This work was supported by the National Research Foundation of Korea (NRF) grant funded by the Korea government (MSIT) (No. NRF-2017R1C1B5017535). I would like to thank Professor Wonchoel Lee (Hanyang University) for all of the support and guidance. I also thanks to MS. Heejin Moon (Mokwon University) and Dr. Seunghan Lee (Marine Act) for their helpful support. I like to thank the two anonymous reviewers for reasonable criticism that improved the text.

    Figure

    KJEB-36-456_F1.gif

    Prosome deformity in Tigriopus west after exposure to bisphenol A. A: normal, B: prosome swelling (arrow).

    Table

    Summary of responses of Tigriopus west exposed to different concentrations of bisphenol A

    Body length, width, and biomass of Tigriopus west after exposure to different concentrations of bisphenol A

    Deformities in Tigriopus west exposed to bisphenol A

    Reference

    1. AndersenHR , B Halling-Sørensen and KO Kusk. 1999. A parameter for detecting estrogenic exposure in the copepod Acartia tonsa . Ecotoxicol. Environ. Saf.44: 56-61.
    2. AndersenHR , L Wollenberger, B Halling-Sørensen and KO Kusk. 2001. Development of copepod nauplii to copepodites- a parameter for chronic toxicity including endocrine disruption . Environ. Toxicol. Chem.20:2821-2829.
    3. BangHW , W Lee and IS Kwak. 2009. Detecting points as developmental delay based on the life-history development and urosome deformity of the harpacticoid copepod,Tigriopus japonicus sensu lato, following exposure to benzo(a)pyrene . Chemosphere76:1435-1439.
    4. BangHW , D Lim and W Lee. 2010. Effect of 17β-estradiol on life history parameters and morphological deformities in Tigriopus japonicus sensu lato: A two-generation studies . Ocean Polar Res.32:369-377.
    5. BechmannRK . 1999. Effect of the endocrine disrupter nonylphenol on the marine copepod Tisbe battagliai . Sci. Total Environ.233:33-46.
    6. BrownRJ , SD Rundle, TH Hutchinson, TD Williams and MB  Jones. 2003. A copepod life-history test and growth modelfor interpreting the effects of lindane . Aquatic Toxicol.63:1-11.
    7. ChandlerGT , TL Cary, DC Volz, SS Spencer, JL Ferry and SL Klosterhaus. 2004. Fipronil effects on estuarine copepod (Amphiacus tenuiremis) development, fertility, and reproduction: a rapid life-history assay in 96-well microplate format . Environ. Toxicol. Chem.23:117-124.
    8. ChangES , MJ Bruce and SL Tamone. 1993. Regulation of crustacean molting: a multi-hormonal system . Am. Zool.33:324-329.
    9. DeFurPL , M Crane, C Ingersoll and L Tattersfield. 1999. Endocrine disruption in invertebrates: Endocrinology. Testing and Assessment, SETAC Technical Publication, Pensacola,FL.
    10. DeFurPL . 2004. Use and role of invertebrate models in endocrine disrupter research and testing . ILAR J.45:484-493.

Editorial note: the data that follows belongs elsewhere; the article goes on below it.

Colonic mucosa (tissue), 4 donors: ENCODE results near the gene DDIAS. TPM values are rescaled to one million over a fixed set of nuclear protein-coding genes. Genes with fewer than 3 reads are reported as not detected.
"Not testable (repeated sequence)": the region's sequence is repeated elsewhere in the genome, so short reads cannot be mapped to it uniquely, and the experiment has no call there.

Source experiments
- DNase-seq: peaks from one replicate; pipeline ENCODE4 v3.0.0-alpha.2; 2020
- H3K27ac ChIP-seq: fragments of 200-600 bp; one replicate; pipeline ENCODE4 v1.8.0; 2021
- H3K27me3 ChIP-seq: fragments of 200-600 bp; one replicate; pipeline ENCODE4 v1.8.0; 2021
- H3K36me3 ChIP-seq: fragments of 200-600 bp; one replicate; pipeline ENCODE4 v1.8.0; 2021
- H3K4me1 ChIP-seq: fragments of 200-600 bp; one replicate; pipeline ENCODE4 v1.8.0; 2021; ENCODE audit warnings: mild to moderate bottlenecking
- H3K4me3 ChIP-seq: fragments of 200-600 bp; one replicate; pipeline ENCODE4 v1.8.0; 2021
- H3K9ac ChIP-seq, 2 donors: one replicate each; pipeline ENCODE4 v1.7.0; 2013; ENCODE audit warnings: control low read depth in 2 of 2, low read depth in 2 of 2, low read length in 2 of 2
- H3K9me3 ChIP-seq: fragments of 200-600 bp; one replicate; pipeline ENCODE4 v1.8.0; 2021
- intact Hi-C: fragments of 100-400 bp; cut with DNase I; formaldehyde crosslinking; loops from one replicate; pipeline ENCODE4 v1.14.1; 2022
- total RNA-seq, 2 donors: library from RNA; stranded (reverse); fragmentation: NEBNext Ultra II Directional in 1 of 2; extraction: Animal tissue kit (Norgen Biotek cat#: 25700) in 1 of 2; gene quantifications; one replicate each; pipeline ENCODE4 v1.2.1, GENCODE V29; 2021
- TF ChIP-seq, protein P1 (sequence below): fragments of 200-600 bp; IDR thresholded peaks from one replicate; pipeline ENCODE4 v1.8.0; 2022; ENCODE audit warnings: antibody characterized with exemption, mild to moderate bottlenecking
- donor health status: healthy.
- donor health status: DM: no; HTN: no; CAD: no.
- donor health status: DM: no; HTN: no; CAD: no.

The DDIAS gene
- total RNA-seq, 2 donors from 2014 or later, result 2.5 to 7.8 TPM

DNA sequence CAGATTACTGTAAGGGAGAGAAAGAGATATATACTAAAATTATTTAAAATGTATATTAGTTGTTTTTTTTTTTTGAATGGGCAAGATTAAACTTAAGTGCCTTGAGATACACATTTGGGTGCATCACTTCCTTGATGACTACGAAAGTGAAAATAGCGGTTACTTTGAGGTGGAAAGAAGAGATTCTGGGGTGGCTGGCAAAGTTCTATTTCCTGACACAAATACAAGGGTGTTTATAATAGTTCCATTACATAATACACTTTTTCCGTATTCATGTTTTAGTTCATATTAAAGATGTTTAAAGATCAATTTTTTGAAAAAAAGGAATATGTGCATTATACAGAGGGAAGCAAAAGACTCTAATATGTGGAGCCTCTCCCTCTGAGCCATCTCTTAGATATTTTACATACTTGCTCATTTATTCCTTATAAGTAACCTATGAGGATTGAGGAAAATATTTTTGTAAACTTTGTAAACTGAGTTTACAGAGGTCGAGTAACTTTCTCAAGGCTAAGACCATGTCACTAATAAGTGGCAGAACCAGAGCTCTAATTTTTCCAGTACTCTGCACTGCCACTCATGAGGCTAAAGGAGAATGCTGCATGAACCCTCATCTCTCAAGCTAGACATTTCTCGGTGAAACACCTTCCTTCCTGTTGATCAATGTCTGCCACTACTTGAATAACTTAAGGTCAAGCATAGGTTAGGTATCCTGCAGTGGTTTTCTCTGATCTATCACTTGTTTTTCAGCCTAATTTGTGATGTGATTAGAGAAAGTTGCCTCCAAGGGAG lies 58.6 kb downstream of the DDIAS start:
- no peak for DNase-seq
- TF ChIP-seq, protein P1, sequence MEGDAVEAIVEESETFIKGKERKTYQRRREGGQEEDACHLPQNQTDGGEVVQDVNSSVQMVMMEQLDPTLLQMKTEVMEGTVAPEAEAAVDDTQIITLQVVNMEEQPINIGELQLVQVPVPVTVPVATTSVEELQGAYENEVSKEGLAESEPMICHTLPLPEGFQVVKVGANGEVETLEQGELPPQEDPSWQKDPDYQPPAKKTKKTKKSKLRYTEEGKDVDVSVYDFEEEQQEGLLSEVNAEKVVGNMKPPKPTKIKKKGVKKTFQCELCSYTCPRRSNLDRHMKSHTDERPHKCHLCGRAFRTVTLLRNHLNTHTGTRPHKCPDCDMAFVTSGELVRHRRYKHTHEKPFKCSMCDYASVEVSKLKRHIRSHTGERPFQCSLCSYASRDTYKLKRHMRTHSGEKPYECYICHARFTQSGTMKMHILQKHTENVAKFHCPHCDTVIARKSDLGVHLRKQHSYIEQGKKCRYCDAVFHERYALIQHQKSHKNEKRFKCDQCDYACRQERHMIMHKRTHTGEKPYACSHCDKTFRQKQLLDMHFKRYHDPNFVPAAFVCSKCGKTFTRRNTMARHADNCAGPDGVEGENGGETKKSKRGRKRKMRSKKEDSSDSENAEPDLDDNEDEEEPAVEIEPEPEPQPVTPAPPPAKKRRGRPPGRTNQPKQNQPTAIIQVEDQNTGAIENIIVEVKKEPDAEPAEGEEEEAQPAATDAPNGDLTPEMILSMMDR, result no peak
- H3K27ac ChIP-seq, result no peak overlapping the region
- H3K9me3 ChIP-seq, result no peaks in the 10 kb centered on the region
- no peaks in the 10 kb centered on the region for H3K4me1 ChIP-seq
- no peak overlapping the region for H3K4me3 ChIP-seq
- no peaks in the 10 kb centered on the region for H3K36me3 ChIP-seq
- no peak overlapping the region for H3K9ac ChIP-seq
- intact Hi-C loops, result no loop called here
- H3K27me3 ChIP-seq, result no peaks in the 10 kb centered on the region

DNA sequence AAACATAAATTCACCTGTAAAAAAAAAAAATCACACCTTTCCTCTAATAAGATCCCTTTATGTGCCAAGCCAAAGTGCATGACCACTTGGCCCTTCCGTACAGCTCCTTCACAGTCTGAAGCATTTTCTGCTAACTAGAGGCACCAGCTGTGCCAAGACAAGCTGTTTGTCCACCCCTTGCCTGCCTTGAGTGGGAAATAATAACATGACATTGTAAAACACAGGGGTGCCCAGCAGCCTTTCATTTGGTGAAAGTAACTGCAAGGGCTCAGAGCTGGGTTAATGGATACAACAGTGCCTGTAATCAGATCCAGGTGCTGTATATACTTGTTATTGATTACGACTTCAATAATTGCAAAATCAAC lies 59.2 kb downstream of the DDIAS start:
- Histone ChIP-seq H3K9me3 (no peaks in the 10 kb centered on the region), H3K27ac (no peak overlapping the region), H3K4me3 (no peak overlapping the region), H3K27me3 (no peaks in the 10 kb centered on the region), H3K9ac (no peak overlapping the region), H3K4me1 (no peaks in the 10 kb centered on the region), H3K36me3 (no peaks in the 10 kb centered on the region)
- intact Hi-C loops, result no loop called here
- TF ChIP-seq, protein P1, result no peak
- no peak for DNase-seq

11. FellerRJ and RM Warwick. 1988. Energetics. pp. 181-196. In Introduction to the Study of Meiofauna (HigginsRP and H Thiel eds.). Smithsonian Institute Press. Washington DC, London.
    12. Forget-LerayJ , JF Pavillon, MR Menasria and G Bocquené. 1998. Mortality and LC50 values for several stages of the marine copepod Tigriopus brevicornis (Müller) exposed to metals arsenic and cadmium and the pesticides atrazine, carbofuran, dichlorvos and malathion . Ecotoxicol. Environ. Saf.40:239-244.
    13. GrossMY , DS Maycock, MC Thorndyke, D Morritt and M Crane. 2001. Abnormalities in sexual development of the amphipod Gammarus pulex (L.) found below sewage treatment works . Environ. Toxicol. Chem.20:1792-1797.
    14. HasegawaY , E Hirose and Y Katakura. 1993. Hormonal control of sexual differentiation and reproduction in Crustacea . Am. Zool.33:403-411.
    15. HutchinsonTH , NA Pounds, M Hampel and TD Williams. 1999. Impact of natural and synthetic steroids on the survival, development and reproduction of marine copepods (Tisbe battagliai) . Sci. Total Environ.233:167-179.
    16. ISO. 1997. Water quality-determination of acute lethal toxicity to marine copepods (Copepoda, Crustacea). Draft International Standard ISO/DIS 14669. International Organization for Standardization. Genéve, Switzerland.
    17. ItoT. 1970. The biology of the harpacticoid copepod Tigriopus japonicus Mori. J. Fac. Sci. Hokkaido Univ. Series VI . ZOOLOGY17:474-500.
    18. KaranovicT , S Lee and W Lee. 2018. Instant taxonomy: choosing adequate characters for species delimitation and description through congruence between molecular data and quantitative shape analysis . Invertebr. Syst.32:551-580.
    19. KuskKO and L Wollenberger. 2007. Towards an internationally harmonized test method for reproductive and developmental effects of endocrine disrupters in marine copepods . Ecotoxicology16:183-195.
    20. KwakIS and W Lee. 2005. Mouthpart deformity and developmental retardation exposure of Chironomus plumosus (Diptera: Chironomidae) to Tebufenozide . Bull. Environ. Contam. Toxicol.75:859-865.
    21. KwokKWH and KMY Leung. 2005. Toxicity of antifouling biocides to the intertidal harpacticoid copepod Tigriopus japonicus (Crustacea, Copepoda): effects of temperature and salinity . Mar. Pollut. Bull.51:830-837.
    22. LauferH and DW Borst. 1988. Juvenile hormone in Crustacea. pp. 305-313. In Endocrinology of Selected Invertebrate Types (LauferH and RGH Downer eds.). Alan R Liss. New York.
    23. MarcialHS , A Hagiwara and TW Snell. 2003. Estrogenic compounds affect development of harpacticoid copepod Tigriopus japonicus . Environ. Toxicol. Chem.22:3025-3030.
    24. MooreCG and JM Stevenson. 1994. Intersexuality in benthic harpacticoid copepods in the Firth of Forth, Scotland . J. Nat. History28:1213-1230.
    25. ValavanidisA , T Vlahogianni, M Dassenakis and M Scoullos. 2006. Molecular biomarkers of oxidative stress in aquatic organisms in relation to toxic environmental pollutants . Ecotoxicol. Environ. Saf.64:178-189.
    26. VerslyckeT , A Ghekiere, S Raimondo and C Janssen. 2007. Mysid crustaceans as standard models for the screening and testing of endocrine-disrupting chemicals . Ecotoxicology16:205-219.
    27. WalterTC and GA Boxshall. 2018. ‘ World Copepoda Database. ’ Available at http://www.marinespecies.org/copepoda[Accessed 20 August 2018].